A short piece on the roles that Rosa Luxemburg and Leon Trotsky played in the socialist movement from the humble ages of 17. It was originally published in the Irish Militant newspaper in 1988.
Youth have always been to the forefront of political and social change and some of the greatest socialist leaders in history embraced revolutionary ideas at a very early age.
Rosa Luxemburg, a giant of the German revolution and the international workers’ movement, had a gold medal for achievement at school exams withheld ‘on account of her rebellious attitude toward the authorities.’
Born in Poland in 1871, she led one of the many struggles of Polish Jewish students against Russian repression in the schools. Luxemburg became active at 16 in the revolutionary socialist party Proletariat and at 18 helped found the Polish Workers’ League.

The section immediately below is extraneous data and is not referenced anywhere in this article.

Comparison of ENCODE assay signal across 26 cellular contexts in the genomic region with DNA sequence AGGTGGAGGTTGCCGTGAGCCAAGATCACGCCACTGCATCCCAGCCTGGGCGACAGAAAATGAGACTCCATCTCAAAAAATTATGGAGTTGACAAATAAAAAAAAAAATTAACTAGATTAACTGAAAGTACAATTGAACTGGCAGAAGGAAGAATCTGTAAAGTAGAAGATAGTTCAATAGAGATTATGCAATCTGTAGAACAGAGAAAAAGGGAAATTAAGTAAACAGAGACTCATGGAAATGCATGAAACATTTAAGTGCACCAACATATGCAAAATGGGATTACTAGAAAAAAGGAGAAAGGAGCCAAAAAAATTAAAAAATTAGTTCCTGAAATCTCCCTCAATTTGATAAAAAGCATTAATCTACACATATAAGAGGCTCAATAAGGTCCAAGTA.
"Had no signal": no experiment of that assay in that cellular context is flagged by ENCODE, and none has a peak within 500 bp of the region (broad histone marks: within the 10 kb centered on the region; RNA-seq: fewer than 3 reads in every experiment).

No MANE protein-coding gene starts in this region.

Her political ideas were well formed at a young age. At 22, she wrote the new document of principles for the Third Congress of the Socialist International at Zurich and was editing the Workers’ Cause newspaper.
At university in Zurich, she wrote a history of Poland and developed her theory on the national question, arguing that it was inseparable from the struggle for socialism.
The Polish Socialist Party went through hard times and almost disintegrated, but was kept alive by herself and other young revolutionaries like her lover Leo Jogiches who had founded the first ever revolutionary circles in Vilna, aged only 18.By Ruth Coppinger